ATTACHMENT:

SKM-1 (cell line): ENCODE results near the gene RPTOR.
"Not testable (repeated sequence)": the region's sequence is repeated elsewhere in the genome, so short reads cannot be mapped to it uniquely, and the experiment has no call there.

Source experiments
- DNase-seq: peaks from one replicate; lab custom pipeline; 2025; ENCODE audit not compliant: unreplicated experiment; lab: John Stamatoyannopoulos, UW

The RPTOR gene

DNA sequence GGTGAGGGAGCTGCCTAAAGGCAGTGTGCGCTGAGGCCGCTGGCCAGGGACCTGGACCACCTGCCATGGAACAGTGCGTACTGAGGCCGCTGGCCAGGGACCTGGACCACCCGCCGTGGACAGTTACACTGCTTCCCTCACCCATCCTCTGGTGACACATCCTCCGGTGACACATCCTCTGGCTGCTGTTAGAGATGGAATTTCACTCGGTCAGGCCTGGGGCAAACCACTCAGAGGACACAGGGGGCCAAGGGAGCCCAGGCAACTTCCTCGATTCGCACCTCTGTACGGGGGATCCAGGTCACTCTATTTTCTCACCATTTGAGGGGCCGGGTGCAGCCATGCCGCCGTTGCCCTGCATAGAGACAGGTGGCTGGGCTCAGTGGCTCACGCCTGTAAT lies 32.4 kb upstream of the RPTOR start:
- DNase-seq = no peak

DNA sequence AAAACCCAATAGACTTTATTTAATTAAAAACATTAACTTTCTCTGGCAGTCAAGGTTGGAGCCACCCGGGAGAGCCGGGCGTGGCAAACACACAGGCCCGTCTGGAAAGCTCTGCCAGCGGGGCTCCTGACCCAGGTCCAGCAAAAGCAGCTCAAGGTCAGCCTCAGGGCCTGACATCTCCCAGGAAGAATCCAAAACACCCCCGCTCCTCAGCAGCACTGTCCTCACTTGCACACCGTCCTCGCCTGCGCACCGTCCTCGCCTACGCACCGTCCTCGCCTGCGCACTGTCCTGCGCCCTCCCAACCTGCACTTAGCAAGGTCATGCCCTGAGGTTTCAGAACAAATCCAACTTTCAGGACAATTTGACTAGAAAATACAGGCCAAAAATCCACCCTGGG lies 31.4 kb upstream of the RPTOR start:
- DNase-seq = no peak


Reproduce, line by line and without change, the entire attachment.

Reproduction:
SKM-1 (cell line): ENCODE results near the gene RPTOR.
"Not testable (repeated sequence)": the region's sequence is repeated elsewhere in the genome, so short reads cannot be mapped to it uniquely, and the experiment has no call there.

Source experiments
- DNase-seq: peaks from one replicate; lab custom pipeline; 2025; ENCODE audit not compliant: unreplicated experiment; lab: John Stamatoyannopoulos, UW

The RPTOR gene

DNA sequence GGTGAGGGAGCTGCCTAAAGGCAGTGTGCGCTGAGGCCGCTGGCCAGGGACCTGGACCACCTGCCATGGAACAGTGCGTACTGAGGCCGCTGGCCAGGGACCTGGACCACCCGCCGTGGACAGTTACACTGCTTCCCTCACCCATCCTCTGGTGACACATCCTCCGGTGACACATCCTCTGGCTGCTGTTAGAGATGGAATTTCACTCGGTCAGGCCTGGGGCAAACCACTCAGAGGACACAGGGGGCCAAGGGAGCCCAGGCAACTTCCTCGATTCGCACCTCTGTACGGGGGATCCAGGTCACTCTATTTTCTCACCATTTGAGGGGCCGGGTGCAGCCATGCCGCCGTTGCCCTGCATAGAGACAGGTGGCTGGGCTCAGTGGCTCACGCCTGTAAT lies 32.4 kb upstream of the RPTOR start:
- DNase-seq = no peak

DNA sequence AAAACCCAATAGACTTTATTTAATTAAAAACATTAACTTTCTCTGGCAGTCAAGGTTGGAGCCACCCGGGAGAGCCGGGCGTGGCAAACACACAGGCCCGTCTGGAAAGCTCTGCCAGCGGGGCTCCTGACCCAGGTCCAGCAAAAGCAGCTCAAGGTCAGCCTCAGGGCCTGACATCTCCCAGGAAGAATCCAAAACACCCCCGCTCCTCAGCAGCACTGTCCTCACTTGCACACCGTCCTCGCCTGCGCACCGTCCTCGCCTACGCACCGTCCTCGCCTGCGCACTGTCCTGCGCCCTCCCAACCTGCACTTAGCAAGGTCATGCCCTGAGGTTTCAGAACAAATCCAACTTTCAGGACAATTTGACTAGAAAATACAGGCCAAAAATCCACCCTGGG lies 31.4 kb upstream of the RPTOR start:
- DNase-seq = no peak